The Bush administration even attempted to create a new regulation allowing governors to opt out of the Roadless Rule on a state-by-state basis. NRDC, along with other environmental advocacy groups and several state attorneys general, jumped in to defend America's wildest public forestlands. "Numerous lawsuits filed in the wake of the rule's adoption, and a later Bush administration effort to replace it with a meaningless substitute, were all eventually dropped or rejected by the courts," Lawrence says.

The rule was on and off the books for several years, he says, during which the Forest Service generally didn't attempt to develop or log roadless areas. There was one notable exception: the Tongass, which Bush officials temporarily exempted from the nationwide rule and reopened to timber sales and new logging roads.

After President Barack Obama took office in 2009, NRDC obtained a court order to end the Bush-era exemption of the Tongass under the Roadless Rule and won. Since then, President Obama and his administration have been defenders and promoters of the rule and have worked to remove the injunctions against implementation in other states.

A fragile victory in Alaska

Yet the attacks on the Roadless Rule haven't stopped. Recently, the state of Alaska attempted to re-exempt the Tongass from the regulation and to invalidate it nationwide. "Bashing the feds for locking up Alaska is about as tried-and-true a political message as there is in the state," Lawrence says. It doesn't help that the congressional delegation has long championed the timber industry.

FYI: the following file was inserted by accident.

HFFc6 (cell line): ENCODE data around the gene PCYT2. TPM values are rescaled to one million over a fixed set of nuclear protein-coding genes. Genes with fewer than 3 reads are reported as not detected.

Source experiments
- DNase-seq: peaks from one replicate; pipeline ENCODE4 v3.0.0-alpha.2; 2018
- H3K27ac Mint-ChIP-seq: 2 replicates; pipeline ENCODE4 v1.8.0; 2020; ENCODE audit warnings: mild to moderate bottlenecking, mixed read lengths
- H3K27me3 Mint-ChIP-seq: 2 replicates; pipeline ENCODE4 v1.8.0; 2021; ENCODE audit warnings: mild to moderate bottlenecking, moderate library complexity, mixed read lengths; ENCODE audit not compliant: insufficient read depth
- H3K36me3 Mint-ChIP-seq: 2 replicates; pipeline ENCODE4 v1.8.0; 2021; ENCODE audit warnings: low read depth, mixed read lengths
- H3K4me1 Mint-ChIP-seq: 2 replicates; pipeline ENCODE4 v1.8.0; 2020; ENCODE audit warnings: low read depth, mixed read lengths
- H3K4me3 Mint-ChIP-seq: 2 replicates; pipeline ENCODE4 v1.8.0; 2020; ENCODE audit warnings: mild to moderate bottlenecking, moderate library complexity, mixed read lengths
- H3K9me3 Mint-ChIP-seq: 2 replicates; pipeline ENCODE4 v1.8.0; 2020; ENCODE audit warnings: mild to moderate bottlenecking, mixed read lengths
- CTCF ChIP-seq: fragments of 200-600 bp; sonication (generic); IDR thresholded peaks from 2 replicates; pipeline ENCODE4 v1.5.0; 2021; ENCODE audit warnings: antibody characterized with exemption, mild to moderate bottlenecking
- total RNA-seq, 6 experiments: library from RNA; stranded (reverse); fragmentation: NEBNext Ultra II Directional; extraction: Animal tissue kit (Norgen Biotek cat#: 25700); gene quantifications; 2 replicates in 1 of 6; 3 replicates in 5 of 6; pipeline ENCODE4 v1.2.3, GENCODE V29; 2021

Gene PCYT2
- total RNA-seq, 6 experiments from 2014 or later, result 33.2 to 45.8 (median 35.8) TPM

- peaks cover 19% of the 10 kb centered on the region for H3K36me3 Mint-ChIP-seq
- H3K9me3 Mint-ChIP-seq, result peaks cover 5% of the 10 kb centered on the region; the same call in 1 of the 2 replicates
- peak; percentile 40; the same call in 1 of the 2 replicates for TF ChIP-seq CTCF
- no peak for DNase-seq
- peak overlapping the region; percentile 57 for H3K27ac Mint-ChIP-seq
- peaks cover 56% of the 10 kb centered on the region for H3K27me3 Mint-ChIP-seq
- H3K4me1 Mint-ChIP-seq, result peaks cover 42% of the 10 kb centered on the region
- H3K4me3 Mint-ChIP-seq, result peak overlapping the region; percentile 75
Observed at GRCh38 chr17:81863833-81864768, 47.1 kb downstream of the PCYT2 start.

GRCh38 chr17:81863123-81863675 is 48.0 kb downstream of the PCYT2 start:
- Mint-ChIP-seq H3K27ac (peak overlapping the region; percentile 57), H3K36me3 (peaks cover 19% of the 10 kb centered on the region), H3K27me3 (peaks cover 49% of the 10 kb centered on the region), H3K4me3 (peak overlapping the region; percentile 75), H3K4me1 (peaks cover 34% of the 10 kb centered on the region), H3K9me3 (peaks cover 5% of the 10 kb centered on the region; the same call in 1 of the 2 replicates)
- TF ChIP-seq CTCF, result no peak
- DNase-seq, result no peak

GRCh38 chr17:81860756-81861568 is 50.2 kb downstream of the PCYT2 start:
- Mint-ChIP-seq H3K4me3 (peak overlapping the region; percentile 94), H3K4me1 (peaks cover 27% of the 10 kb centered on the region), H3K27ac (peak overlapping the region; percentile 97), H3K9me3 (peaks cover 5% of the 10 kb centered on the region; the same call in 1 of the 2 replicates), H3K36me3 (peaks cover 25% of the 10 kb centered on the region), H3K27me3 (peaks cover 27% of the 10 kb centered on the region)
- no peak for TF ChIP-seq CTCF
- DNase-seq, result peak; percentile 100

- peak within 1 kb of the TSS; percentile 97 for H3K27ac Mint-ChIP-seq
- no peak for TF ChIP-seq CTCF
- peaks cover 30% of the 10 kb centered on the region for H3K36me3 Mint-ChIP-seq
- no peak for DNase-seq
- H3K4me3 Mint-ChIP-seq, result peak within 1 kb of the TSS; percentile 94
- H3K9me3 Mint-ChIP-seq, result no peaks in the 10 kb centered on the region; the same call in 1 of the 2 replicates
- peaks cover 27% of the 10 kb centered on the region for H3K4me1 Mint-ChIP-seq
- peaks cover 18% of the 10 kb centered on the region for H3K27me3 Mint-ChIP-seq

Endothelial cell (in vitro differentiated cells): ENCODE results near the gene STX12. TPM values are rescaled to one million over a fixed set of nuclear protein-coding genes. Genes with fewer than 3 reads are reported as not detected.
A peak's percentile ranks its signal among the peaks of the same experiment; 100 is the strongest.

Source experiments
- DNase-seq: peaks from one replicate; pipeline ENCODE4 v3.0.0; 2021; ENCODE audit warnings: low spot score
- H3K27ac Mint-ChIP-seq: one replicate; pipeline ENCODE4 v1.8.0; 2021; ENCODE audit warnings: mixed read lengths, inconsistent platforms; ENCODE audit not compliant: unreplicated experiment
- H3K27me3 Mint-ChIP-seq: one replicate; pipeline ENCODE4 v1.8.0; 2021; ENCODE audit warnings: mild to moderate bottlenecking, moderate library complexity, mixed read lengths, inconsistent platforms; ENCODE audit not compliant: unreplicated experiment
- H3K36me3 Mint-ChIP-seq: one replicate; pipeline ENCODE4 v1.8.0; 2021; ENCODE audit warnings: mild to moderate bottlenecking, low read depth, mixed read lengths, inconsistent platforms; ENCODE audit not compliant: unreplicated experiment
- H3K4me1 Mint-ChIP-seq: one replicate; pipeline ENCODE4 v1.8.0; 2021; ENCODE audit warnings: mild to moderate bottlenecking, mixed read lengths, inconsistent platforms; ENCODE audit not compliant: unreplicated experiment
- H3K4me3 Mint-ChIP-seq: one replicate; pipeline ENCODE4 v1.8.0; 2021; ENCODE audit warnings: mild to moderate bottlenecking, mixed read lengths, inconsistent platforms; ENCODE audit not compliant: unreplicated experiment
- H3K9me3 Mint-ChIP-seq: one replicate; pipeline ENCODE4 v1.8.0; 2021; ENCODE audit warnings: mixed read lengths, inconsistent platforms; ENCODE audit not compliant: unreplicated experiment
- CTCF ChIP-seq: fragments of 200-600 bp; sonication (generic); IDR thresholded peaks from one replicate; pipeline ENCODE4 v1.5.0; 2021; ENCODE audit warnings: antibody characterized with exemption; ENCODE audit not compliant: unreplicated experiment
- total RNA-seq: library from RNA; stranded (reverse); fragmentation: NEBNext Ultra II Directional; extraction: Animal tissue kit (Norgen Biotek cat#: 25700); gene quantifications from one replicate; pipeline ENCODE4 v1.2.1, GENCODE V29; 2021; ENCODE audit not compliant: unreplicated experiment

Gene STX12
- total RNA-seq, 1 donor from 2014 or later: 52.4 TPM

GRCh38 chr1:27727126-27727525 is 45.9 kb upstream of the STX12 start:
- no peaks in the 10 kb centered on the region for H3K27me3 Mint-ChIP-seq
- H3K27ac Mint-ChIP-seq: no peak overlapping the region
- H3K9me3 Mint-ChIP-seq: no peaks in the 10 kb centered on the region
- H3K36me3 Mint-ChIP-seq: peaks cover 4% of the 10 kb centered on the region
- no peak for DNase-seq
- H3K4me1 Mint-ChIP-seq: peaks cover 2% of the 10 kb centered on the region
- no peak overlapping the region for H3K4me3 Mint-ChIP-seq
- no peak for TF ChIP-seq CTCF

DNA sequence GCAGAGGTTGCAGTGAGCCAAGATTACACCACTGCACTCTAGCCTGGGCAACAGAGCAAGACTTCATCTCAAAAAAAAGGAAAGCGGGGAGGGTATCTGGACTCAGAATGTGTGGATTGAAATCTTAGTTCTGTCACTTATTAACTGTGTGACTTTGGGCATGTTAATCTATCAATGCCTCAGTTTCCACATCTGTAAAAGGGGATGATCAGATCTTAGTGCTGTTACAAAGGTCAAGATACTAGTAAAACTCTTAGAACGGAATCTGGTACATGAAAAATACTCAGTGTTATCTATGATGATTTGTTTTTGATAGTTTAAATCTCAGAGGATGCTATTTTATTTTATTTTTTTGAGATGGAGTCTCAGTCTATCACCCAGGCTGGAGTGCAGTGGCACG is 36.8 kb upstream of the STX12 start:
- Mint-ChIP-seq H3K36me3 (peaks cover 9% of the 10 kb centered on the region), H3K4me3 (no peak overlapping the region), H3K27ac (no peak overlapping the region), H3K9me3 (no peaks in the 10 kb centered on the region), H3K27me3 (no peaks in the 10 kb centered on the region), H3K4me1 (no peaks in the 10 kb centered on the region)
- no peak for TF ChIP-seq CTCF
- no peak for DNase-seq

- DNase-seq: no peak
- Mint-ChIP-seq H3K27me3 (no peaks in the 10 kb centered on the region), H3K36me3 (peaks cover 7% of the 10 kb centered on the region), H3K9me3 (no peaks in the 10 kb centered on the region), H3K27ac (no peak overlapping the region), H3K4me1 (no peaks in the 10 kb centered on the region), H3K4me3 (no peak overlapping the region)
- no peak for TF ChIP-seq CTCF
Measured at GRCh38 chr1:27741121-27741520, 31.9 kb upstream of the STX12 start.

"So many people come to Alaska and wonder, 'How can I make money off these incredible resources, these trees, minerals, and fish?' " adds McDonald.

So far, NRDC and its allies have managed to beat back those attacks. In early 2016, the U.S. Supreme Court threw out Alaska’s latest attempt to roll back the Roadless Rule, siding with an Alaskan Native American tribe, tourism businesses, and conservationists who urged the high court to keep the Tongass wild. “It feels terrific to put this case to bed,” Lawrence says. “Punching clearcuts and logging roads into America’s last great rainforest wildland produced nothing but controversy, conflict, and uncertainty.”

Today the Tongass remains overwhelmingly road-free, unlogged, and achingly rich in wildlife. Humpback whales still swim offshore from untouched islands smothered in ancient evergreens. Grizzly bears still drink from snowmelt waterfalls and roam through a dense, neon-green understory of ferns and moss. Steller sea lions still bark and commune on rocky outcroppings, and the world's largest breeding concentration of bald eagles is still able to nest and dine on fresh salmon. Now at-risk migratory snow geese even make pit stops in the Tongass en route to the Arctic. The region has commercial importance as well: Salmon and trout fishing from the area's 17,000 miles of clean, undammed creeks, rivers, and lakes provides more than $850 million in economic activity.

This special place will remain just that—so long as the Roadless Rule continues to be upheld and defended by generations to come.